47. Champaign, Ill. (+3)
  48. Grand Rapids, Mich. (-5)
  49. Myrtle Beach, S.C. (new to list)
  50. Columbus, Ohio (-8)

For termites, all areas of the U.S. are susceptible to infestations, though specific area pressures of subterranean termites vary from slight to heavy. The Pacific Coast and coastal regions of the Southeast see the additional threat of drywood termites.

Termites swarm based on favorable weather conditions. Most species of subterranean termites swarm in the spring and summer, where drywood termites typically swarm in the late summer and fall months. Major variations in weather typically mean variations in swarms, as well.

Termites swarm when they are searching for their two main factors of survival: moisture and food. Due to urbanization, termites will find their way to residential properties for food sources, as there are fewer dead trees to invade.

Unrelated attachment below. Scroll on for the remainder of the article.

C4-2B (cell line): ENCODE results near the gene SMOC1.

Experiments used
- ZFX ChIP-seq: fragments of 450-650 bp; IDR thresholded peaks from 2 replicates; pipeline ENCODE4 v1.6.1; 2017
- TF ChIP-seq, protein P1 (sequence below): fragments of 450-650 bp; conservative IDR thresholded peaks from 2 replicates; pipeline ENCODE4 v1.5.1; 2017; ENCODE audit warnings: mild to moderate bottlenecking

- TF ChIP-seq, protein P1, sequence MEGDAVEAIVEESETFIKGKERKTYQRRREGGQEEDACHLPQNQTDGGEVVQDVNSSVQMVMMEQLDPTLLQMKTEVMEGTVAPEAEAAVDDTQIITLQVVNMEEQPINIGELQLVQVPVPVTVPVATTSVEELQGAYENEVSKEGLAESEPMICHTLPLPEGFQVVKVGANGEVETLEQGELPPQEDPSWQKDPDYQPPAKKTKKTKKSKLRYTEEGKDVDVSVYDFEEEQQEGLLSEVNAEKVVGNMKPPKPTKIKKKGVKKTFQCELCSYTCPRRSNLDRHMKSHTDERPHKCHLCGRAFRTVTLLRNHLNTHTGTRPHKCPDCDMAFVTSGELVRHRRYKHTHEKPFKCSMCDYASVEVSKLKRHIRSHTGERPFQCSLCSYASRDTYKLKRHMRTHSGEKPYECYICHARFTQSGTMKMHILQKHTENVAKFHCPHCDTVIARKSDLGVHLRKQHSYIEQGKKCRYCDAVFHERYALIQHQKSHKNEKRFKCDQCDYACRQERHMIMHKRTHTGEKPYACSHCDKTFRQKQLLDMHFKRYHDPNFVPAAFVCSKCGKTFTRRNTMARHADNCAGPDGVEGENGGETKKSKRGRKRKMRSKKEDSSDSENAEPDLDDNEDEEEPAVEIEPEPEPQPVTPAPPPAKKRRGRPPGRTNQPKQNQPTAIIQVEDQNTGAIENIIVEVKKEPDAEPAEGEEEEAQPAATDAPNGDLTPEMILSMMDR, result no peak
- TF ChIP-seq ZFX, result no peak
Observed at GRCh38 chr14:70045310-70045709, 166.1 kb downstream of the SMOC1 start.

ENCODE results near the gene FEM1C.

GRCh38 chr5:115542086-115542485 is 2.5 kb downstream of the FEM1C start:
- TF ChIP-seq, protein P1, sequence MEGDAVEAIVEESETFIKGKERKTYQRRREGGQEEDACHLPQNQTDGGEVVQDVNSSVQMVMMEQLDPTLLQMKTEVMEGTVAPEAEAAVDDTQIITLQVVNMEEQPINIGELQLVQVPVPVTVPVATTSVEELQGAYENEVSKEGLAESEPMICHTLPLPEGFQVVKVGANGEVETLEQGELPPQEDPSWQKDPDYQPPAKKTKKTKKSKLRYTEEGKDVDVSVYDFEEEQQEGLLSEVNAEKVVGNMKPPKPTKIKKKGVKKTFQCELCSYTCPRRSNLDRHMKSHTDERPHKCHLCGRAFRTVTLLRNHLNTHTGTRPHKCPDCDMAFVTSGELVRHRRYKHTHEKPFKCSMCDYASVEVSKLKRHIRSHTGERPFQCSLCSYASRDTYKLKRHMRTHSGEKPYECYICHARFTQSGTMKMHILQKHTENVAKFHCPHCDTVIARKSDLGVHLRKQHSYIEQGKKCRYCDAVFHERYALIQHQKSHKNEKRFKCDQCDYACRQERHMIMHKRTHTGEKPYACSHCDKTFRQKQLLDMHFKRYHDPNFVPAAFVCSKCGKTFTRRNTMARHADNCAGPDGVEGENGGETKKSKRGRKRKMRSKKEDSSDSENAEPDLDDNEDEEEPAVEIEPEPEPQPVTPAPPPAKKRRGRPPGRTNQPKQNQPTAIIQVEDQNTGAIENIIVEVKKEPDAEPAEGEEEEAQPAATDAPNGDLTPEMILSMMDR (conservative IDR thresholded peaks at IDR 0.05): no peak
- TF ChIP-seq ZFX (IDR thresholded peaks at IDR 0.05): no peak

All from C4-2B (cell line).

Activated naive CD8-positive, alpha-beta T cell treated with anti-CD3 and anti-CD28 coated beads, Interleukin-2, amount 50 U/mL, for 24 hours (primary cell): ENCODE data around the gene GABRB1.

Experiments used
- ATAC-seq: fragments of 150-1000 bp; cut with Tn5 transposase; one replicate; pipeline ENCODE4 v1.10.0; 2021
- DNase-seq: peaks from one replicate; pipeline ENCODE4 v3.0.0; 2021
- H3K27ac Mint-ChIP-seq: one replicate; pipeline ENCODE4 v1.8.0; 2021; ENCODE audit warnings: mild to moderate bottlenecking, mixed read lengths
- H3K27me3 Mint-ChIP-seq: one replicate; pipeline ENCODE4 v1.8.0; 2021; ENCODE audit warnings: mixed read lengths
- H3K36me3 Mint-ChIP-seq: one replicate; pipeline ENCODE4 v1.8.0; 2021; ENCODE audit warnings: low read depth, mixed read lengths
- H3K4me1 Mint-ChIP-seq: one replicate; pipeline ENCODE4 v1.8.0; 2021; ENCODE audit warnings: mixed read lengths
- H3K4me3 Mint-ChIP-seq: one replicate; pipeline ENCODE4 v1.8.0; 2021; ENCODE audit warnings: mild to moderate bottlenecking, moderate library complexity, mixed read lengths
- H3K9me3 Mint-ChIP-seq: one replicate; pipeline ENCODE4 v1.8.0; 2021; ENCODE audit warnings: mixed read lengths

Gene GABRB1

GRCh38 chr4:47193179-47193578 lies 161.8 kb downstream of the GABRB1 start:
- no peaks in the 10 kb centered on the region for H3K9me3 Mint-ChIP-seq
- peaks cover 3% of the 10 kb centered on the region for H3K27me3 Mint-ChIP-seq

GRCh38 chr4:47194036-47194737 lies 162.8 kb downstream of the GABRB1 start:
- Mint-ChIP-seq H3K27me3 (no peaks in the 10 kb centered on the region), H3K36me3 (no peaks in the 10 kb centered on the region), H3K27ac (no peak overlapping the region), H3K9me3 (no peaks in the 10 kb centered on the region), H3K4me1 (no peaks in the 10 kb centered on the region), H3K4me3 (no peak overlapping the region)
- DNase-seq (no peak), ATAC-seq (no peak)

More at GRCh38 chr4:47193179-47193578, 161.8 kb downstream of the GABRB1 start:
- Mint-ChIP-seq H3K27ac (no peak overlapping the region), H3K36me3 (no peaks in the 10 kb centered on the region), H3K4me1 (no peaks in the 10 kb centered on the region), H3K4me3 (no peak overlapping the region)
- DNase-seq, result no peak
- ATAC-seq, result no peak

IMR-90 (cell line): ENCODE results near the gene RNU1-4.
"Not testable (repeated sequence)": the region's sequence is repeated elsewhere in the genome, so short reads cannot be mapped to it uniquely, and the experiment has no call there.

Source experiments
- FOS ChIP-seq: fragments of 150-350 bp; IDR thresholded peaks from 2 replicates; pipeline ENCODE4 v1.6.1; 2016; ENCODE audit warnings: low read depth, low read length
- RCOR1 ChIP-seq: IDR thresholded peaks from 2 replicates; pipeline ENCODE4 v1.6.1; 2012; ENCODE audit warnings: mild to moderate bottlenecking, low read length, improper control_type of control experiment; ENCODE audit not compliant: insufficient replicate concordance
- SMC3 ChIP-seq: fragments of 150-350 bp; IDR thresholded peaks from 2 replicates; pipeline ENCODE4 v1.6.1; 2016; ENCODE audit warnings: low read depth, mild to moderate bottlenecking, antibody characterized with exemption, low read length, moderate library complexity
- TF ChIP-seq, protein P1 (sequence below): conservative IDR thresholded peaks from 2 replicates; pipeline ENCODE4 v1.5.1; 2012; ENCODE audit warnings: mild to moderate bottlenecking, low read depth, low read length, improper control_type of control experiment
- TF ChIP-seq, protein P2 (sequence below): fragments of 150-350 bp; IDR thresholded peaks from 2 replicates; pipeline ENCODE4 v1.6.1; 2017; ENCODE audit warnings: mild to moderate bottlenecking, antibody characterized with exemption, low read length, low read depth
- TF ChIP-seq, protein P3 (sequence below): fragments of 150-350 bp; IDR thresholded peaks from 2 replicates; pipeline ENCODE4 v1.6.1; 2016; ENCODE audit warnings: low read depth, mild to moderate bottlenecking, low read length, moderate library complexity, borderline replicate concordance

“Termites are an especially sneaky pest, as they can hide and thrive in your home or on your property for years without being detected,” said Glen Ramsey, an Orkin entomologist. “Approximately 600,000 U.S. homes a year are faced with termite damage, and homeowners spend an average of $3,000 to repair that damage once it has been identified.”

Termites are a threat to more than just your household, so early detection is critical. Here are some facts about termite swarms and tips to help avoid them:

Property owners can get termites from:
  • Wooden structures, such as porches and decks, in direct contact with the ground
  • Stacks of firewood that lean against the house
  • Long-term damp soil near foundations, from leaking faucets, gutters or downspouts and water retention areas
  • Dead trees, shrubs and other landscaping in close proximity to the house
  • Any above-ground locations inside the house that remain damp enough to support termites
Signs of a termite infestation include:
  • A temporary swarm of winged insects in your home or from the soil around your home
  • Any cracked or bubbling paint
  • Sightings of frass (termite droppings) near or in the house